On January 28, a group of Assamese film artistes, singers, intellectuals and film associates held a press conference in Guwahati, announcing that they will ‘boycott’ the 65th Filmfare Awards. They said “the time was not conducive for such an event with the ongoing anti-CAA protests and also local artistes will have no role as all the crews that would accompany the stars who will perform will be from outside”.

Filmmaker Jahnu Barua also expresses opposition 

Acclaimed Assamese filmmaker Jahnu Barua, a national award-winning director even raised his angst about the ceremony being held in Assam at the expense of the state’s exchequer. In a televised interactive show on popular Assamese television news channel Pratidin Time, Barua called the Filmfare Awards as ‘opo-Sanskriti (anti-culture)’. But he was quick to clarify the statement, saying the awards were ‘anti-culture because it involved the role of the state government’. “The money could have spent instead on a Bhupen Hazarika fellowship. The money could have generated bank interest. If any government would have done that, I would have worshipped that government,” he said.

On the show he had said, “Filmfare is a private magazine and the award show is held every year. They have the right to do it. A people’s government getting associated with Filmfare is the issue. There is no link between it and the local film industry. The time is not conducive.”

Assamese film actors take part in a hunger strike organised by All Assam Students Union (AASU) to protest CAA in Guwhati. Photo: PTI

When The Wire contacted Barua for a comment on the issue, asking him if the present government is doing enough for the state’s film policy. The filmmaker refused to comment, saying, “I don’t know about the state’s film policy. I was involved earlier but not now. On what I said on the TV show, someone asked me, so I said it.”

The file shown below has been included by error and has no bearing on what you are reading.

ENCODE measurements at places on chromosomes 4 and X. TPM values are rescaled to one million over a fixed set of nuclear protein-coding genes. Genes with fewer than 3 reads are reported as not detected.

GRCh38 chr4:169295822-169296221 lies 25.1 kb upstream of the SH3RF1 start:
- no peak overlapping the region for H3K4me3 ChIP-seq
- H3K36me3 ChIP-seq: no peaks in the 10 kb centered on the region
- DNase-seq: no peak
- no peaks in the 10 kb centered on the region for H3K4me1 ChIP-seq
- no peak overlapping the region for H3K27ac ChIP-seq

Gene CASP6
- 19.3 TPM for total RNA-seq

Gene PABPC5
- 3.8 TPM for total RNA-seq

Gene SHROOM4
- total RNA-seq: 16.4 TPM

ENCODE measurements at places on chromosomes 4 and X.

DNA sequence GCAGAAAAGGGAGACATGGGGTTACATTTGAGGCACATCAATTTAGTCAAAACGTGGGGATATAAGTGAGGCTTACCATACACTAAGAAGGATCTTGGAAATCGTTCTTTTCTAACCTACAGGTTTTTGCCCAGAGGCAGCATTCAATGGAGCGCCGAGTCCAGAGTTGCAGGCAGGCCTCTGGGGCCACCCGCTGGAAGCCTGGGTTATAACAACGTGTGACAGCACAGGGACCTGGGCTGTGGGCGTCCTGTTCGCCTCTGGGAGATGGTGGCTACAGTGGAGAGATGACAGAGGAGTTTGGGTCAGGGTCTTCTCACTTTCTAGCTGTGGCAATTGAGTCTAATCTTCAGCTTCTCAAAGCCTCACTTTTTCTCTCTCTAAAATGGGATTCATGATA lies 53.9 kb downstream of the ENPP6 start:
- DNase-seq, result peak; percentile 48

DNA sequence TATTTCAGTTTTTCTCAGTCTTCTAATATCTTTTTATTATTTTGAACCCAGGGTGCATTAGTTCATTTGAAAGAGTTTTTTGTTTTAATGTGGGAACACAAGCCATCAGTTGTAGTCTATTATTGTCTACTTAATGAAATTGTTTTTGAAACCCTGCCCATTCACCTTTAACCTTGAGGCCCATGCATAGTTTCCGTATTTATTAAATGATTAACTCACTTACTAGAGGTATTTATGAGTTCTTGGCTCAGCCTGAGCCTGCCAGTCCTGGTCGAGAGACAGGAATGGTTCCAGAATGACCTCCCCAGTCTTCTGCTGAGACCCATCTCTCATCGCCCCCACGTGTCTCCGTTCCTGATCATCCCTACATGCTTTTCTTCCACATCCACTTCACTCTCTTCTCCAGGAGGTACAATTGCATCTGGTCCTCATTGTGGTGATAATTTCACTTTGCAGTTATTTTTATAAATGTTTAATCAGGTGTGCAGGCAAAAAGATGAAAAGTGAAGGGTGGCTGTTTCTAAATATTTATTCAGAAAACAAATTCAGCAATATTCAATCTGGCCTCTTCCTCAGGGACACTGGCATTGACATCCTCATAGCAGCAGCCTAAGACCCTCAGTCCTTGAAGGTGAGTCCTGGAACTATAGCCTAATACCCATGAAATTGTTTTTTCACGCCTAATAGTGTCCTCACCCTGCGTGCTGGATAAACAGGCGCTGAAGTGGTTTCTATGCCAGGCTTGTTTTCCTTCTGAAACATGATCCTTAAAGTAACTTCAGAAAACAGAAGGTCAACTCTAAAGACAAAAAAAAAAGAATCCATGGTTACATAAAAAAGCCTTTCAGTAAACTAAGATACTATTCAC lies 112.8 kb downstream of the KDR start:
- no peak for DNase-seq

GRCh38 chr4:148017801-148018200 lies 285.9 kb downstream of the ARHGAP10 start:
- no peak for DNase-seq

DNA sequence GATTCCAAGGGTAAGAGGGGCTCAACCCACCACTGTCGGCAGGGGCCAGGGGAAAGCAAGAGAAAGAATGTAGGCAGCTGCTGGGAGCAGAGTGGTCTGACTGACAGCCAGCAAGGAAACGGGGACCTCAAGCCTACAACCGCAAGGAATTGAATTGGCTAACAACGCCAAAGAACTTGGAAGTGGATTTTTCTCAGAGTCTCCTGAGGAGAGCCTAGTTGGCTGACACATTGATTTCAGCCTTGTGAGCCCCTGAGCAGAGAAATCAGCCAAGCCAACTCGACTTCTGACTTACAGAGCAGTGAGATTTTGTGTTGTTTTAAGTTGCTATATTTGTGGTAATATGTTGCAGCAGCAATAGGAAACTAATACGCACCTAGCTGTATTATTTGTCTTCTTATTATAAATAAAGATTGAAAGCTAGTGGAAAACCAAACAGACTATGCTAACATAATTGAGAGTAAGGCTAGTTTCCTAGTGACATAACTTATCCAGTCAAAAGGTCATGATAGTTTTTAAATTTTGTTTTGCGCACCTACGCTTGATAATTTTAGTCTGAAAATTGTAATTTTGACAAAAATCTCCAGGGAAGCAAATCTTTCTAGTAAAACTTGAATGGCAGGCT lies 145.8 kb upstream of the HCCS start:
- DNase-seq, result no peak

Also Read: Assam’s Film Fraternity Protests Citizenship Bill

In July 2019, the BJP-led state government approved a new state film policy. The state-approved a Rs 25 lakh subsidy for films whose production cost is Rs 1 crore. It also announced that a reward of Rs 1 crore for those films which receive national awards and Rs 2 crore for films which get nominated to the Academy Awards (Oscars). The new film policy also facilitated a corpus fund, diverting Re 1 from every movie ticket sold for the benefit and welfare of artistes.

Other artists agree

Popular Assamese film and theatre actor Zerifa Wahid told The Wire that the state’s policy cannot be considered a fully-fledged one. “Service charges have been reduced, which is good. But more is to be done. We need more screens and better infrastructure for our film industry. Concrete steps should be taken to help create films in indigenous languages. It is not ethical for the state government to work as a corporate office,” she said.

Wahid also agreed that this is no time to hold an awards show. “When five people died during anti-CAA protests, the time is not conducive to organise a Filmfare event. It doesn’t make any sense,” she said, adding that the budget allocated for the awards may increase further.

Jayanta Malla Baruah, the chairman of the All Assam Tourism Development Corporation, rejected criticism of the decision to host the Filmfare Awards. “It is unfortunate that CAA is being associated with the event. It is a trend to oppose everything the government is doing. It is unfair to call Filmfare ‘opo-Sanskriti’,” he said.